The European Securities and Markets Authority (ESMA) has today published the 18th Extract from its database of enforcement decisions taken by EU accounting enforcers. This is with the aim of providing issuers and users of financial statements with relevant information on the appropriate application of the International Financial Reporting Standards (IFRS).
This 18th Extract can be accessed here. This 18th Extract includes, on an anonymous basis, an accounting enforcement decision taken by IAASA.
EU accounting enforcers, including IAASA, examine the financial statements of issuers and consider whether they comply with IFRS and other applicable reporting requirements, including relevant national law. These accounting enforcers participate in the European Enforcer Coordination Sessions (EECS), a forum in which all EU/EEA accounting enforcers meet to share the reasons underpinning their accounting enforcement decisions. IAASA is an active member of the EECS and in this forum accounting enforcers also canvas other members’ views on issues currently being dealt with and identify issues which do not appear to be covered by financial reporting standards or which may be affected by conflicting interpretations. Matters arising from these discussions are often referred to standard setting or interpretive bodies such as the International Accounting Standards Board (IASB) or the International Financial Reporting Standards Interpretations Committee (IFRS IC).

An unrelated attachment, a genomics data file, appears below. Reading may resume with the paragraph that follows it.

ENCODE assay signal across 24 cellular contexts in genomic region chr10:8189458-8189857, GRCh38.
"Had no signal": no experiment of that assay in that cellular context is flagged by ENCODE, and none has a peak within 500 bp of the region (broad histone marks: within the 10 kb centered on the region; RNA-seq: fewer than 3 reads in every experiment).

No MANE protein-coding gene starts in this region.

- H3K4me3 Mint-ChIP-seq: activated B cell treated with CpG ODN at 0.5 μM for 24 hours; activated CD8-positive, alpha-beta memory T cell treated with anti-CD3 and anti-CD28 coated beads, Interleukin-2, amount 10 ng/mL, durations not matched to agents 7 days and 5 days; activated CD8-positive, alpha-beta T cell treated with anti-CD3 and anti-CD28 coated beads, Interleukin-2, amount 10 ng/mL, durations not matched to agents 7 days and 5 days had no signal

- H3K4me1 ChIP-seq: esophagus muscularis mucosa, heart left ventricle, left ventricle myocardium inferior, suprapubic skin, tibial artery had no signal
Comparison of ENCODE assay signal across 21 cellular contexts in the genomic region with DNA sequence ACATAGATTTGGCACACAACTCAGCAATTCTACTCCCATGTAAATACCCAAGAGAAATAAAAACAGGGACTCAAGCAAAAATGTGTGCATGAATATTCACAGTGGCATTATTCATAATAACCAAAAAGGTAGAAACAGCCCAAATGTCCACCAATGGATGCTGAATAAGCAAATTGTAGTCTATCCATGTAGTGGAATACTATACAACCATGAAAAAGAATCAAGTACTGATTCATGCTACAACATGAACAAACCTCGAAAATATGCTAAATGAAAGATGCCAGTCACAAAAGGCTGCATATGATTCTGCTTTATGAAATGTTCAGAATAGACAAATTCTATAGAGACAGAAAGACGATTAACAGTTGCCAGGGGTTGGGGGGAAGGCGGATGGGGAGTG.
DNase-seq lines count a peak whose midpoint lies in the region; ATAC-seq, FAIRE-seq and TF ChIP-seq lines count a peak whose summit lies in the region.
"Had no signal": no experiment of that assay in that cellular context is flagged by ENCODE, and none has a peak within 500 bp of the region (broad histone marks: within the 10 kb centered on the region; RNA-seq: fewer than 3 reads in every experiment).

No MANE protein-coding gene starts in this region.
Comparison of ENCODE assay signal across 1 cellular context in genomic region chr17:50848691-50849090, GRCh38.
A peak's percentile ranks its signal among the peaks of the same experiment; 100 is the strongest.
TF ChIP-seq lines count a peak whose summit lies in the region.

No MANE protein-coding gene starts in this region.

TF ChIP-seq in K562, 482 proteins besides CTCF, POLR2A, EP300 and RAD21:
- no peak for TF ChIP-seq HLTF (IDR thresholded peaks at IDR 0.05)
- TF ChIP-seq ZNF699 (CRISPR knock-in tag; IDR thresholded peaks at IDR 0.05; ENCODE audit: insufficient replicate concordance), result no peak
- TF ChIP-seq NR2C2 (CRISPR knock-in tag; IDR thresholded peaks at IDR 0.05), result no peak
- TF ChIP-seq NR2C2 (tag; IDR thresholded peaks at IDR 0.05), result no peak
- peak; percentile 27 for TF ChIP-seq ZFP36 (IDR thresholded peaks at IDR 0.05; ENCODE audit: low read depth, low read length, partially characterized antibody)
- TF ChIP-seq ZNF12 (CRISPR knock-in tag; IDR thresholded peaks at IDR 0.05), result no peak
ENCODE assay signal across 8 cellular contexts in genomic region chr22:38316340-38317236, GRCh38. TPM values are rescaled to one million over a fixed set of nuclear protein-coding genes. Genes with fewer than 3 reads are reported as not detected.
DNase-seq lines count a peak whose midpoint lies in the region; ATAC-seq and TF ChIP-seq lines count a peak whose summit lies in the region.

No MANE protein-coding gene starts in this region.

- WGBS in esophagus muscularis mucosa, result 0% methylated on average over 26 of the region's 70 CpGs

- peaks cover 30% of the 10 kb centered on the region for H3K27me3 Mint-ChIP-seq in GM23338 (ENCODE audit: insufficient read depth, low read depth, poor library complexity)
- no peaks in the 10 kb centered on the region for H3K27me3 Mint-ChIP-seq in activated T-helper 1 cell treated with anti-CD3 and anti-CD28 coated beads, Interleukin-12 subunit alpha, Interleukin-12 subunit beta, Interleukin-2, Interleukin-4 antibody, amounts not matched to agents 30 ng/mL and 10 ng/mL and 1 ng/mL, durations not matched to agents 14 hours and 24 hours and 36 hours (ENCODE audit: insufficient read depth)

ESMA has developed a confidential database of enforcement decisions taken by individual EU accounting enforcers as a source of information to foster appropriate and consistent application of IFRS. All decisions submitted to the database are considered as appropriate for publication, unless:
similar decisions have already been published by ESMA, and publication of a new decision would not add any substantial value to the fostering of consistent application;
the decision deals with a simple accounting issue that, even having been considered a material infringement, does not in itself have any accounting merit;
there is no consensus within the EECS to support the submitted decision; and
a particular EU accounting enforcer, on a grounded and justified basis, believes that the decision should not be published.